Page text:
As reported in last week's (issue no. 20) Bulletin, western corn rootworm densities have reached astonishing levels in many locations of central and northern Illinois. "Swarms" of western corn rootworm adults also have been reported in the gardens of homeowners who reside in metropolitan areas. On August 15, Ellen Phillips, crop systems educator, Countryside Extension Center, reported that western corn rootworms essentially destroyed her 1/8-acre garden. Western corn rootworm adults were observed feeding on a great variety of plants that included ash trees, ornamental cherry trees, roses, marigolds, beets, broccoli, cabbage, black and red raspberries, pumpkins, winter and summer squash, cucumber, redroot pigweed, and velvetleaf. In addition, the western corn rootworm adults showed a remarkable "fondness" for spinach and snap beans. These observations are quite remarkable because western corn rootworms are generally reported to have a much narrower host range (primarily grass-related species). In addition to corn, western corn rootworm larvae are capable of surviving on a number of grass-related species, such as foxtails. Adult western corn rootworms are known to have a strong evolutionary relationship with plants that belong to the family Cucurbitaceae. Western corn rootworm adults have co-evolved with cucurbits and have specific host-plant recognition abilities for the extremely bitter and toxic cucurbitacins (oxygenated tetracyclic triterpenoids, "Cucs"). These compounds generally serve as protectants against other insect herbivores. So, it's not unusual to observe western corn rootworm adults feeding on pumpkin and squash blossoms; however, it is a bit bizarre to witness the consumption of foliage on plants not related to members of this family.|
Why are these unusual observations occurring? At this point we can only speculate. In the 1960s as the resistant strain (to the chlorinated hydrocarbon soil insecticides) of western corn rootworm spread across the Corn Belt, it was suggested that the new strain was more "aggressive" and dispersed more readily than the nonresistant strain. The resistant strain reportedly moved eastward at the rate of about 50 miles per year. Since the mid-1990s, we have observed the loss of crop rotation as an effective pest management tool across many fields in east-central Illinois and northern Indiana. Results from our research efforts clearly indicate that this new strain is capable of laying eggs in a variety of crops that include alfalfa, corn, oat stubble, and soybean. In essence the egg-laying behavior has changed. Indeed, it has broadened considerably to include many crops. Is this new and expanded ovipositional behavior linked to a greater range of acceptable hosts by adult western corn rootworms? Are densities of western corn rootworm adults so great this year that they simply "spill" into suburban gardens and, once there, remain in place because of their "fondness" for cucurbits? After the cucurbit crops are consumed, do they begin to feed on unrelated plants due to hunger? Again, these questions remain unanswered.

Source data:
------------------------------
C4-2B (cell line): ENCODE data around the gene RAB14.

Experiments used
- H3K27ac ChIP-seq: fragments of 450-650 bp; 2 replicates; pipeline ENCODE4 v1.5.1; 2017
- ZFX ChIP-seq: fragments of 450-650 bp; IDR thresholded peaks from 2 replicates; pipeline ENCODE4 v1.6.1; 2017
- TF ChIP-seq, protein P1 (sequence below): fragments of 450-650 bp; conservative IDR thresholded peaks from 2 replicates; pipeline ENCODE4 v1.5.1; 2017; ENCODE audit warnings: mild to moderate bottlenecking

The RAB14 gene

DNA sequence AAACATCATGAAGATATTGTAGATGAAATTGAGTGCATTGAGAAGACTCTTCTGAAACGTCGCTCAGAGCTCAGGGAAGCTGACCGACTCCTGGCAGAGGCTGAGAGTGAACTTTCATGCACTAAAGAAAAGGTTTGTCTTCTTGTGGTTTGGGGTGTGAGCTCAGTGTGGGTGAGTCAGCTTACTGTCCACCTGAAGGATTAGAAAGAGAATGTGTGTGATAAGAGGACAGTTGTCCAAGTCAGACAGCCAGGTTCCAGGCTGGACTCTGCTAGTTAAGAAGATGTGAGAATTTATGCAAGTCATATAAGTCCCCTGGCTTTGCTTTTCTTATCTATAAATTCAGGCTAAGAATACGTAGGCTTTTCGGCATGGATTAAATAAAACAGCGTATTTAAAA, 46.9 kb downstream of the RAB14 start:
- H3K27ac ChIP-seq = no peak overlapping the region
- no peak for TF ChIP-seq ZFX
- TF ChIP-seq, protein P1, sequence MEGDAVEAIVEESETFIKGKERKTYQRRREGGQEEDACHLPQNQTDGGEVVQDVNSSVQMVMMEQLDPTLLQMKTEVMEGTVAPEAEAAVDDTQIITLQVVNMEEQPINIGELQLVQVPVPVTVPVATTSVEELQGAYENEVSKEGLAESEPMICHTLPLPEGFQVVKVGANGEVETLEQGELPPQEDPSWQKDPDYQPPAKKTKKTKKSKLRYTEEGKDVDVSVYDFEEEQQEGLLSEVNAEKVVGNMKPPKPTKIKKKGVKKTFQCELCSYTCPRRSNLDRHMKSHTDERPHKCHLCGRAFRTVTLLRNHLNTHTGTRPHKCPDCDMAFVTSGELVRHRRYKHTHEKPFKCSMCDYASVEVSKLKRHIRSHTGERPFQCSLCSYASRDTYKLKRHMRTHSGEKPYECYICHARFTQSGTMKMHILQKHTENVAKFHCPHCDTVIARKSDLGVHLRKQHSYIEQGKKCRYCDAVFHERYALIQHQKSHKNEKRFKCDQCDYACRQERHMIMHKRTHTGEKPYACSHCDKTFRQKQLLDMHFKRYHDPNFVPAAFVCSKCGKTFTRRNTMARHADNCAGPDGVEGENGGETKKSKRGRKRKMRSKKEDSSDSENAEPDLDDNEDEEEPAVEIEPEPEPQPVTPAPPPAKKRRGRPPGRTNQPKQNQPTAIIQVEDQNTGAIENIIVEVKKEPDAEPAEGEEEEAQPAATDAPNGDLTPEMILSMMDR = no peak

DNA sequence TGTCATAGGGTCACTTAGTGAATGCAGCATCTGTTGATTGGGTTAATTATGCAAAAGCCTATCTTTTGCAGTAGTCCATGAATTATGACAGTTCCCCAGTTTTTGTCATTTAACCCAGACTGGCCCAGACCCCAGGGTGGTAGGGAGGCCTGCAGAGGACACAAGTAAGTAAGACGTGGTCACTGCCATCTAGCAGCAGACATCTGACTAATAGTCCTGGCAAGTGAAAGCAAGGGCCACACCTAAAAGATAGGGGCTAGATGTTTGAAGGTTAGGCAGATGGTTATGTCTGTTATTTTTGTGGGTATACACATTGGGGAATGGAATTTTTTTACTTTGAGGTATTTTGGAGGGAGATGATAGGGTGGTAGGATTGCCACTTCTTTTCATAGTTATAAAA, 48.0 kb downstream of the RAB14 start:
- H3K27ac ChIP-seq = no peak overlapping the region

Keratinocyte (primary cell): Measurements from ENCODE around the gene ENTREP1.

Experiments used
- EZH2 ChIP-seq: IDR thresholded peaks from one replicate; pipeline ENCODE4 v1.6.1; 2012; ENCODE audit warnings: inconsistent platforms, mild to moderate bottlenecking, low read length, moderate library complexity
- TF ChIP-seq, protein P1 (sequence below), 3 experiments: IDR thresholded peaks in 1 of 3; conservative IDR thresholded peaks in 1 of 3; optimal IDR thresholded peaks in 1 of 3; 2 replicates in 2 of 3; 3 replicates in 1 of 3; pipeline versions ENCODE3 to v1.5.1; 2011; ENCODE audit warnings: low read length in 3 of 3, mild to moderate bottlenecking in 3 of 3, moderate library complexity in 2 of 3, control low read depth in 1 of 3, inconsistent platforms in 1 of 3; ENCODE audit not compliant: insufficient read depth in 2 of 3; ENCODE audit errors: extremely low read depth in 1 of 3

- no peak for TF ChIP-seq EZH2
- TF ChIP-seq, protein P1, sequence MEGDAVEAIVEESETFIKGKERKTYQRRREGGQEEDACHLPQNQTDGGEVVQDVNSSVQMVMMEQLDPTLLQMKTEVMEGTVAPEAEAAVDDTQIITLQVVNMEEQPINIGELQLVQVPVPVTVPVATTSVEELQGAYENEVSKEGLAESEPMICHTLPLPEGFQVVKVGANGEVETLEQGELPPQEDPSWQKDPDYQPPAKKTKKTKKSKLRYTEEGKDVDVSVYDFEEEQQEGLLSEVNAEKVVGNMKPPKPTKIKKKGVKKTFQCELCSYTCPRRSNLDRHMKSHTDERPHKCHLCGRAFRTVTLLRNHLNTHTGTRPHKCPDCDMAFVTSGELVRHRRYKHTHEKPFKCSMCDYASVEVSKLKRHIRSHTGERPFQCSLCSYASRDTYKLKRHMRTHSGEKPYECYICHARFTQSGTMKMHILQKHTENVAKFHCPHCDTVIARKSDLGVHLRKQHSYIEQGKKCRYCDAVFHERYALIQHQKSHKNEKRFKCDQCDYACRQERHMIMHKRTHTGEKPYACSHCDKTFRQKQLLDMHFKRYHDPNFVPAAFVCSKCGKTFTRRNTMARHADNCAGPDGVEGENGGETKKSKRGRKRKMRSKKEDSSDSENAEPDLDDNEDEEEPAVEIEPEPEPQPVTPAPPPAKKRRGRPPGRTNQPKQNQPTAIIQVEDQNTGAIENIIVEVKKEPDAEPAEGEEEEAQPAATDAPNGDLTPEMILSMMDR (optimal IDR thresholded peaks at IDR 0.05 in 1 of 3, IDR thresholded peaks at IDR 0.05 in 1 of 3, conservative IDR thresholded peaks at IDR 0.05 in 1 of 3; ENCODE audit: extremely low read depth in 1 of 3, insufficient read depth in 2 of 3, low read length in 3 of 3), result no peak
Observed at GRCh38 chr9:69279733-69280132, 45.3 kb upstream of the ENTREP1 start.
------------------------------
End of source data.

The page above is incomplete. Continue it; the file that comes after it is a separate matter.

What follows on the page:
We have much to learn about this interesting species of corn rootworm. We also continue to welcome your reports on these peculiar observations.--Mike Gray and Kevin Steffey